With the Coalition honeymoon well and truly over, the election battleground is a fading memory and it is easy to forget that three formidable competitors, Cameron, Brown (remember him) and Clegg, fought the pitches of their lives, climaxing with the television debates. There was much to admire and lessons to be learnt!
Mastery of content.
You cannot perform well in any pitch if you have not prepared to the nth degree- studied, questioned, listened, researched- to be rock-solid over your content. Agree with them or not, you had to admire the levels of preparation by all three. All were impressively fluent in articulating their policies, responding strongly to anticipated but genuine questions.
First impressions really do count and Clegg knew this. With the element of surprise on his side, his ease in front of the camera and his clever opening statement, he set out his different positioning and paved the way for his successful performance, raising viewer expectation and undermining his rivals. Some opening!
Rehearse, and then some
Despite having to run the country (Gordon), their parties, develop policy, door-step marginals, kiss babies, handle countless interviews, take every photo opportunity, sleep occasionally they all found time to rehearse. And rehearse… (Brown even got Alistair Campbell to play Cameron). Non- rehearsal is the biggest sin.
A common error when caught in pitch fever is to think that an amazing video or visual demonstration will create the winning theatre forgetting that people buy people, not their props. The ‘vampire video’ distracts. Both Brown and Cameron over-played holding vampish wife hands!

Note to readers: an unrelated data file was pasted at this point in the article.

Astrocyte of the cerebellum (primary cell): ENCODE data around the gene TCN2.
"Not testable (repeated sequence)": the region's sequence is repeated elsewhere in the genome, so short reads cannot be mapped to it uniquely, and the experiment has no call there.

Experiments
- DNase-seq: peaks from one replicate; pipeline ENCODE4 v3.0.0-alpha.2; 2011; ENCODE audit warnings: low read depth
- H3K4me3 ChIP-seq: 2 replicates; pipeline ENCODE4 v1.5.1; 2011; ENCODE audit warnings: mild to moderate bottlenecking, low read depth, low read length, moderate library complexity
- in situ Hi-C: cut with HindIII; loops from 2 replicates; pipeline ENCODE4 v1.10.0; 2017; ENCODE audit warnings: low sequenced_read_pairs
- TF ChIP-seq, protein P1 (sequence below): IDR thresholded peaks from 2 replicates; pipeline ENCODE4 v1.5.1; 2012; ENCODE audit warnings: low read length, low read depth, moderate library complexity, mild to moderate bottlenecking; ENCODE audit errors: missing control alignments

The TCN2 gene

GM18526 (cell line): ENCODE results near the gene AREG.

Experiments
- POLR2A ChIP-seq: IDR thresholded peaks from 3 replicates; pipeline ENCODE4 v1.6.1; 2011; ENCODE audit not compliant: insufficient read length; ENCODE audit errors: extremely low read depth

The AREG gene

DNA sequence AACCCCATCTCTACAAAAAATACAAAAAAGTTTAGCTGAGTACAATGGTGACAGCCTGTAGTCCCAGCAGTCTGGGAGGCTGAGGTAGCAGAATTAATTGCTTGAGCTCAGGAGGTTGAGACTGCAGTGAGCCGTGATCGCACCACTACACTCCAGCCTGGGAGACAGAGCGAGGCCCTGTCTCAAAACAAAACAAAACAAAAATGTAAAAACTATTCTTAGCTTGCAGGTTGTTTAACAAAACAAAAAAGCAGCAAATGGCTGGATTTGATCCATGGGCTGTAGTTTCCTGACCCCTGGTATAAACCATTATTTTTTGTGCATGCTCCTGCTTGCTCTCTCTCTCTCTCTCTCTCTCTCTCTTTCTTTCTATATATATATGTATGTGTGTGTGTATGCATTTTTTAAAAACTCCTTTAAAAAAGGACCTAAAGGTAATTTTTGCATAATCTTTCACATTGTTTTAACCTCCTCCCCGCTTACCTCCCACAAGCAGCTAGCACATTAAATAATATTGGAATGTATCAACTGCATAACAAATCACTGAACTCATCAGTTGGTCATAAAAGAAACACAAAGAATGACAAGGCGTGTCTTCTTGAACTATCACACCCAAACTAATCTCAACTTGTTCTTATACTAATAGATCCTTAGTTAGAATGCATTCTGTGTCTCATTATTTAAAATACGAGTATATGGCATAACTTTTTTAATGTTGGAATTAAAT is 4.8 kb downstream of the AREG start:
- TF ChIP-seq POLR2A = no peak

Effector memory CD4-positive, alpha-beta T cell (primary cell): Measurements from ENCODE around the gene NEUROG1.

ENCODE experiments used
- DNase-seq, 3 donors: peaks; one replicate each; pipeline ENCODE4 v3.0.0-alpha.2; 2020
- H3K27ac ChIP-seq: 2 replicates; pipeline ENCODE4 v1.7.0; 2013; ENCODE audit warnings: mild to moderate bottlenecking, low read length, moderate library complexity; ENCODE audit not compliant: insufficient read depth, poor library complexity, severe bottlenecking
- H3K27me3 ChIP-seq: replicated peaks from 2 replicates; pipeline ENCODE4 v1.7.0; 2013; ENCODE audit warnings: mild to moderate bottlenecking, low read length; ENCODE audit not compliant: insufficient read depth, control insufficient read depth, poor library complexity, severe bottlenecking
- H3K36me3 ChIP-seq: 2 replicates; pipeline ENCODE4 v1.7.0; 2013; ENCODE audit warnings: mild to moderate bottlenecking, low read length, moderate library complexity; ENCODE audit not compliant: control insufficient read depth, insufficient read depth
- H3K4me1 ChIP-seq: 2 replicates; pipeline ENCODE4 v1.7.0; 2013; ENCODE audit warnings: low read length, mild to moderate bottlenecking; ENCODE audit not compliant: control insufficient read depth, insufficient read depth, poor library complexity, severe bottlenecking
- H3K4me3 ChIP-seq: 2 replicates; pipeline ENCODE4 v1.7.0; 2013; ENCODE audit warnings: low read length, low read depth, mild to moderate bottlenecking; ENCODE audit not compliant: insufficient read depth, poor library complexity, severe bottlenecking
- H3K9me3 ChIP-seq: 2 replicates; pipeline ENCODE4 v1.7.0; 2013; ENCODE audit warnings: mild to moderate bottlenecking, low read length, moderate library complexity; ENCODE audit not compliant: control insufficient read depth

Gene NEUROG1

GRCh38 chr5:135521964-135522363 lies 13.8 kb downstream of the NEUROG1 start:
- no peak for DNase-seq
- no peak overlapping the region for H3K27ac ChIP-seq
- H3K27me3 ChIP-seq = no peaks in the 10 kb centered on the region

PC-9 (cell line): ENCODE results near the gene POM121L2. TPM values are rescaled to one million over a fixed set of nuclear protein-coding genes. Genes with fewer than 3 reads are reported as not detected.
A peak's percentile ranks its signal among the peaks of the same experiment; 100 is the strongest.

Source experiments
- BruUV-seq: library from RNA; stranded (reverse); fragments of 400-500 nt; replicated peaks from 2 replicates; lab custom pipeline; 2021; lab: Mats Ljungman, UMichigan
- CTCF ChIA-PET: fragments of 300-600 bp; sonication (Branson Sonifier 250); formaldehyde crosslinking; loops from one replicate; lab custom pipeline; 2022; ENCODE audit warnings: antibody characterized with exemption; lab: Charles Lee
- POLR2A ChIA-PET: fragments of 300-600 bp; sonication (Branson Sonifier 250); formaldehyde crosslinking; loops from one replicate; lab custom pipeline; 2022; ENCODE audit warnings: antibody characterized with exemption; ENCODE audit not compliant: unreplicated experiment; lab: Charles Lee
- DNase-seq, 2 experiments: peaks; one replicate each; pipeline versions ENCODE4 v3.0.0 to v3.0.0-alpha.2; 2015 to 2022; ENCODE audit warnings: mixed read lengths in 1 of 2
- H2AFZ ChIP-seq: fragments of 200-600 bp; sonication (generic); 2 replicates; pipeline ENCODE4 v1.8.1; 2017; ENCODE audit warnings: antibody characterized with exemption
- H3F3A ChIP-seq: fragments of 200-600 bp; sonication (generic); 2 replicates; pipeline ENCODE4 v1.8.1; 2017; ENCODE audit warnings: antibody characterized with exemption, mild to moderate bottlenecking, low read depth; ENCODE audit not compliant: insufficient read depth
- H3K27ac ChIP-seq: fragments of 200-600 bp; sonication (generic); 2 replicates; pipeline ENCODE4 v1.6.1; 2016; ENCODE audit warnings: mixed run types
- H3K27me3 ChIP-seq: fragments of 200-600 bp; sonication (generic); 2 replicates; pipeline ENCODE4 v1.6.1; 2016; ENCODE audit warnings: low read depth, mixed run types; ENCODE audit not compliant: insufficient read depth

Power of the pause.
As adrenaline flows, there is the temptation to show how clever you are, how much work you have done and to fill all the available space. This must be even more so when talking against the clock. Only Clegg resisted. He took his time, saying less and pausing more. He looked confident.
Theatre of likeability
In any pitch the deciding factor is so often down to making an emotional connection. “Do I like these people?” Clegg came across as more likeable. This did not influence polling but if he had not been ‘liked’, forming the Coalition would have been much harder.
He and Cameron played the likeability card when it really mattered at their first appearance together. “The extraordinary press conference in Downing Street’s rose garden could have been directed by Richard Curtis, a light romantic comedy with male leads played by Hugh Grant and Colin Firth.”(Sunday Times)
These lessons were developed as an article for www.gorkanapr.com